Journal of Aging Research
 Journal metrics
Acceptance rate19%
Submission to final decision119 days
Acceptance to publication35 days
CiteScore3.200
Impact Factor-

Indexing news
Journal of Aging Research has recently been accepted into Emerging Sources Citation Index.

Go to Table of Contents

 Journal profile

Journal of Aging Research is a peer-reviewed, Open Access journal that publishes original research articles, review articles and clinical studies on all aspects of gerontology and geriatric medicine.

 Editor spotlight

Journal of Aging Research maintains an Editorial Board of practicing researchers from around the world, to ensure manuscripts are handled by editors who are experts in the field of study.

 Special Issues

Do you think there is an emerging area of research that really needs to be highlighted? Or an existing research area that has been overlooked or would benefit from deeper investigation? Raise the profile of a research area by leading a Special Issue.

Latest Articles

More articles
Research Article

Physical Performance in Older Cohorts: A Comparison of 81-Year-Old Swedish Men and Women Born Twelve Years Apart—Results from the Swedish Study “Good Aging in Skåne”

Introduction/Aim of the Study. One way of investigating health trends at the population level is to study the physical performance and functional ability in different birth cohorts. The information obtained can be used to predict illness, disability, and future needs for care. However, contradictory findings have been reported when comparing the physical performance of older adult birth cohorts. The aim of this study was to investigate whether the birth cohort is associated with the level of physical performance in 81-year-old men and women born twelve years apart. Materials and Methods. Birth cohorts of both sexes drawn from the Swedish study “Good Aging in Skåne” for the years 1920–22 and 1932–34 were compared. Walking, the step test, the chair stand test, and the handgrip strength test were used as proxies for the physical performance. The results were adjusted for lifestyle habits and common chronic geriatric diseases. Results. Both men and women in the later-born cohort walked more quickly and completed the chair stand test faster, and women were also quicker in the step test. No significant differences were found in the grip test, in either the male or female cohorts. Discussion. Normative reference values for physical tests of subjects of different ages can be misleading unless cohort effects are considered. Furthermore, age-related trajectories can also be misinterpreted if cohort effects are neglected which, in the longer perspective, could affect health care planning. Conclusion. Birth cohort effects should be considered when comparing walking speed, number of steps, chair stands, and the step test, in men and women of older age.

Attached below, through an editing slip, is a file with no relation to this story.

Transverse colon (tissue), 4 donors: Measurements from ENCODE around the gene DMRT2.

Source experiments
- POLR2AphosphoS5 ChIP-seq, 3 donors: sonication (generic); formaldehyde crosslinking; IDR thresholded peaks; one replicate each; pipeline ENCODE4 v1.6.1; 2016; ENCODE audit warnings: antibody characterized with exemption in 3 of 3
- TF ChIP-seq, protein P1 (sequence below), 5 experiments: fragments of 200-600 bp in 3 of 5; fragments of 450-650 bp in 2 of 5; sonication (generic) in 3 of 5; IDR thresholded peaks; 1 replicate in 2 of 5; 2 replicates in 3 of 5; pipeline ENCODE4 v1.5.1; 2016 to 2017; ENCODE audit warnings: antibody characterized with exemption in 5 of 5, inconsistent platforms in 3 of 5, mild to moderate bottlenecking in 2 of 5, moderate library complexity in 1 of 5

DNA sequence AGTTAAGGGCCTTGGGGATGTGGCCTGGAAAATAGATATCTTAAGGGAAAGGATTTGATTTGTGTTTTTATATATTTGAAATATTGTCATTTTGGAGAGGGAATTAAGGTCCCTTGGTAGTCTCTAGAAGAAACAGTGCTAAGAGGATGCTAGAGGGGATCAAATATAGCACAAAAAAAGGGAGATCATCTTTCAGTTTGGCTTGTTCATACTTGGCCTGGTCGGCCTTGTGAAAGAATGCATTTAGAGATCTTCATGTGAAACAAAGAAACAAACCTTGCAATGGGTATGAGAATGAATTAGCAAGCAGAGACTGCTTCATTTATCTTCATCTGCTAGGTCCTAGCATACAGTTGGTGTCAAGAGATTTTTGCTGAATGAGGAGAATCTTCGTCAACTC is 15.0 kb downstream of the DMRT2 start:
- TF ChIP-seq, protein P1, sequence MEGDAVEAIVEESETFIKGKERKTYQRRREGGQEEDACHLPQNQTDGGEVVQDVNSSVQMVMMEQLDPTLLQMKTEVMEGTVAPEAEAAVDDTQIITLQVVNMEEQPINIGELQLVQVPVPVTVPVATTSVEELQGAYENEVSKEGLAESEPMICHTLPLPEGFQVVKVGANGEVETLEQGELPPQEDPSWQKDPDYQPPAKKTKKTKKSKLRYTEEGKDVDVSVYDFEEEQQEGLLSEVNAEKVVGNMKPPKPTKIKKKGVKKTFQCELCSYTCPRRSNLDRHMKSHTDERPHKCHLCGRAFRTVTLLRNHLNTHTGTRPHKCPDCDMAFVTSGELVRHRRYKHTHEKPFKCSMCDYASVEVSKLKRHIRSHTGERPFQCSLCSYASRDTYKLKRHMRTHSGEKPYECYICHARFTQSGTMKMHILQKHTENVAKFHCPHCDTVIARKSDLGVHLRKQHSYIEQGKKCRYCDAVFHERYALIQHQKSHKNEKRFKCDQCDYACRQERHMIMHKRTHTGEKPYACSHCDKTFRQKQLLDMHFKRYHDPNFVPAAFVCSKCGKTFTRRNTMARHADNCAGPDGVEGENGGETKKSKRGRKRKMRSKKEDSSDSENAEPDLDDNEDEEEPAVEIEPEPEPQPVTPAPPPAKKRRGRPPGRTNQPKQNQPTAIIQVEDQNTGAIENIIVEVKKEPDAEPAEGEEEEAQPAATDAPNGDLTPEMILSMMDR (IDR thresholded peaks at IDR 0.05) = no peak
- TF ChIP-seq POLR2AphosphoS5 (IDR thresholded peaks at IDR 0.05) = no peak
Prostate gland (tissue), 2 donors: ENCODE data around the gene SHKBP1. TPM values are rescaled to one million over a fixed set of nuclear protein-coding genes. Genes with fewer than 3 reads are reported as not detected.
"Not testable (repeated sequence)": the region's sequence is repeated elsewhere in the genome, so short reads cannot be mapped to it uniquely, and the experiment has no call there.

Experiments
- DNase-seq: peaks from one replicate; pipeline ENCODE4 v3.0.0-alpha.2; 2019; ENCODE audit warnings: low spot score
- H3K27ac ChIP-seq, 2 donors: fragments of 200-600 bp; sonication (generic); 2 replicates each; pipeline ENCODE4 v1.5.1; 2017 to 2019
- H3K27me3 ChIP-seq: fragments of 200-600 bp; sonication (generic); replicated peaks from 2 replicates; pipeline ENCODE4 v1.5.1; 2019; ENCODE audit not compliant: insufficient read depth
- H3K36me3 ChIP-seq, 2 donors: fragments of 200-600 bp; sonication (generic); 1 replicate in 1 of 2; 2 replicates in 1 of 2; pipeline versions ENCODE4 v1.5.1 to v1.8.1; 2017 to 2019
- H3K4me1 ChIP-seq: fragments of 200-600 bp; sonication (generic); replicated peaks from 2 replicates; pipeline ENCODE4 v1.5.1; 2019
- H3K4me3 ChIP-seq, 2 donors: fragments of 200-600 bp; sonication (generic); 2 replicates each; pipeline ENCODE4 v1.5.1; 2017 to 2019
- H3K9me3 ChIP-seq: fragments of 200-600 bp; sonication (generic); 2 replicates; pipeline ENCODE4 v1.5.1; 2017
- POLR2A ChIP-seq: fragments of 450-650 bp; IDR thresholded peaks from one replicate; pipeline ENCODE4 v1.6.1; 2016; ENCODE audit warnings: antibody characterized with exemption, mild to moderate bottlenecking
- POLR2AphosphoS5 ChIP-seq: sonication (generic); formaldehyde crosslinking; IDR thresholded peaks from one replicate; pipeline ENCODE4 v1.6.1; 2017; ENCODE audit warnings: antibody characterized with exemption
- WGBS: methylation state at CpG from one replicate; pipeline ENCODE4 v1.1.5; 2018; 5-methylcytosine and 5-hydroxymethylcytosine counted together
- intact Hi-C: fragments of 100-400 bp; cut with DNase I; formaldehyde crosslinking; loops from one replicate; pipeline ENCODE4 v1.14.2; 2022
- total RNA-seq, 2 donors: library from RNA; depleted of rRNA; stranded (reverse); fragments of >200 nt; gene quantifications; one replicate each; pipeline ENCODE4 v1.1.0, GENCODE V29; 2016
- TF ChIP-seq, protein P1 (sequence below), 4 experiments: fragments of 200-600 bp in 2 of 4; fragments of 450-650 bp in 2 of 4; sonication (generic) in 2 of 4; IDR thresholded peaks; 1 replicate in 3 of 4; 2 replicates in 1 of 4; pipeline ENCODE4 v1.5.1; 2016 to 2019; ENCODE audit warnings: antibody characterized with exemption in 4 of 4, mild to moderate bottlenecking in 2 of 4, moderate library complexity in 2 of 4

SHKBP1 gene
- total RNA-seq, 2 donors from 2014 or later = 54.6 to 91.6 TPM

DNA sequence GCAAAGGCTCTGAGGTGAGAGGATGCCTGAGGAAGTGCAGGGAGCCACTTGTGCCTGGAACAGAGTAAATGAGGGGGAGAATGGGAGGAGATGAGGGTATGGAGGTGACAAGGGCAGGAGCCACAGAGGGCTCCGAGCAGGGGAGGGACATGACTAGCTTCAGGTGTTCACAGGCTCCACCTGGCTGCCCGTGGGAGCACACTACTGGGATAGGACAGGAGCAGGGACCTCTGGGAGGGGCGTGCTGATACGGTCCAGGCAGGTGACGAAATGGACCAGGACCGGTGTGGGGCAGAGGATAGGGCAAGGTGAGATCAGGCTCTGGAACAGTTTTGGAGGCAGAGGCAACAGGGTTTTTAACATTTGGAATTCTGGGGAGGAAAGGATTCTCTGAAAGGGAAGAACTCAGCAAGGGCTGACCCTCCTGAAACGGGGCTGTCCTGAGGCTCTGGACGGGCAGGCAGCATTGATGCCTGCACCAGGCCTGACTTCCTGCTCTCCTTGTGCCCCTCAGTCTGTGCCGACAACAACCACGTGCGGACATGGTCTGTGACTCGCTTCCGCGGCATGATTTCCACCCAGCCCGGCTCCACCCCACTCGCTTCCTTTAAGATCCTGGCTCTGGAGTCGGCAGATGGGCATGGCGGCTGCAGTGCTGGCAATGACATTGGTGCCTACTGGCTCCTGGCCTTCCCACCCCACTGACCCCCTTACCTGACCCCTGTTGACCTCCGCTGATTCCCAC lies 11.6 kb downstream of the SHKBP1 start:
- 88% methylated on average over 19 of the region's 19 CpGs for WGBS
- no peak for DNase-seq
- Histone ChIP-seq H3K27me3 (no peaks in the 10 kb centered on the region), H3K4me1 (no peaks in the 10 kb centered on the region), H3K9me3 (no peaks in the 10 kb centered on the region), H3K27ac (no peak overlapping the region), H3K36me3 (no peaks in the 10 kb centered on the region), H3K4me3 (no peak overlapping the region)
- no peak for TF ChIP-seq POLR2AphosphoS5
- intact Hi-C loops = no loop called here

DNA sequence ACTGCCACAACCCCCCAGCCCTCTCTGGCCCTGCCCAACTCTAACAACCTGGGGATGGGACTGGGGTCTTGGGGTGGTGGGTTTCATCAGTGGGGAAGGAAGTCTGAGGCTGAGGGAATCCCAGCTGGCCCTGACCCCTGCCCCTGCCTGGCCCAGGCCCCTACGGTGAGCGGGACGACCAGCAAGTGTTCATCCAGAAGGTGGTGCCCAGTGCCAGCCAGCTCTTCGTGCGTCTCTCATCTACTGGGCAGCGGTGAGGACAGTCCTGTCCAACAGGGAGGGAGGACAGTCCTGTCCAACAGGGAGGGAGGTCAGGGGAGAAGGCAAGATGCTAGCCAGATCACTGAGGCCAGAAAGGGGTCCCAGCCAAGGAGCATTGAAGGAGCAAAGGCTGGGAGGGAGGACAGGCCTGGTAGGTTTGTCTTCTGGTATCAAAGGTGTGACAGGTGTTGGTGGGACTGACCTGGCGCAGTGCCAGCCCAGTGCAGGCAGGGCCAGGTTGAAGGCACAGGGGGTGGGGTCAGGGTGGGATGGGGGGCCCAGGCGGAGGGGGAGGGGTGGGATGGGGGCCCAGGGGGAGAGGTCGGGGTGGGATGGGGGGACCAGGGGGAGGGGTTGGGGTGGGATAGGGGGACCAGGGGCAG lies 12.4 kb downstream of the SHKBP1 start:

Research Article

Effects of a Multicomponent Exercise Program on Groups of Community-Dwelling Older Adults with Low Schooling: A Pilot Study

The aim of this study was to analyze the effects of a multicomponent exercise program on the physical and hemodynamic functions of community-dwelling older adults with low schooling levels in relation to simple multicomponent group exercises. Twenty-one older people were randomly assigned to two groups: G1 (n = 11) and G2 (n = 10); sixteen of whom completed the sixteen sessions over a six-week period, three times a week. During eight sessions, G1 performed adapted dual-task multicomponent exercises (strengthening, balance, and cognition) and G2 simple multicomponent exercises (strengthening and balance), and both groups engaged in eight additional sessions of simple multicomponent exercises. The dual-task multicomponent exercises exhibited similar effects to those of their simple multicomponent counterparts. The older adults from both groups improved mobility, frailty, static postural control, balance, and hemodynamic stability. The adapted program was beneficial to the community-dwelling older people with low schooling in the group intervention.

Review Article

Definitions of Frailty in Qualitative Research: A Qualitative Systematic Review

The purpose of this qualitative systematic review was to examine how frailty was conceptually and operationally defined for participant inclusion in qualitative research focused on the lived experience of frailty in community-living frail older adults. Search of six electronic databases, 1994–2019, yielded 25 studies. Data collection involved extracting the definition of frailty from the study aim, background, literature review, methods, and sampling strategy in each research study. Quality appraisal indicated that 13 studies (52%) demonstrated potential researcher bias based on insufficient information about participant recruitment, sampling, and relationship between the researcher and participant. Content analysis and concept mapping were applied for data synthesis. Although frailty was generally defined as a multidimensional, biopsychosocial construct with loss of resilience and vulnerability to adverse outcomes, most studies defined the study population based on older age and physical impairments derived from subjective assessment by the researcher, a healthcare professional, or a family member. However, 13 studies (52%) used objective or performance-based quantitative measures to classify participant frailty. There was no consistency across studies in standardized measures or objective assessment of frailty. Synthesis of the findings yielded four themes: Time, Vulnerability, Loss, and Relationships. The predominance of older age and physical limitations as defining characteristics of frailty raises questions about whether participants were frail, since many older adults at advanced age and with physical limitations are not frail. Lack of clear criteria to classify frailty and reliance on subjective assessment introduces the risk for bias, threatens the validity and interpretation of findings, and hinders transferability of findings to other contexts. Clear frailty inclusion and exclusion criteria and a standardized approach in the reporting of how frailty is conceptually and operationally defined in study abstracts and the methodology used is necessary to facilitate dissemination and development of metasynthesis studies that aggregate qualitative research findings that can be used to inform future research and applications in clinical practice to improve healthcare.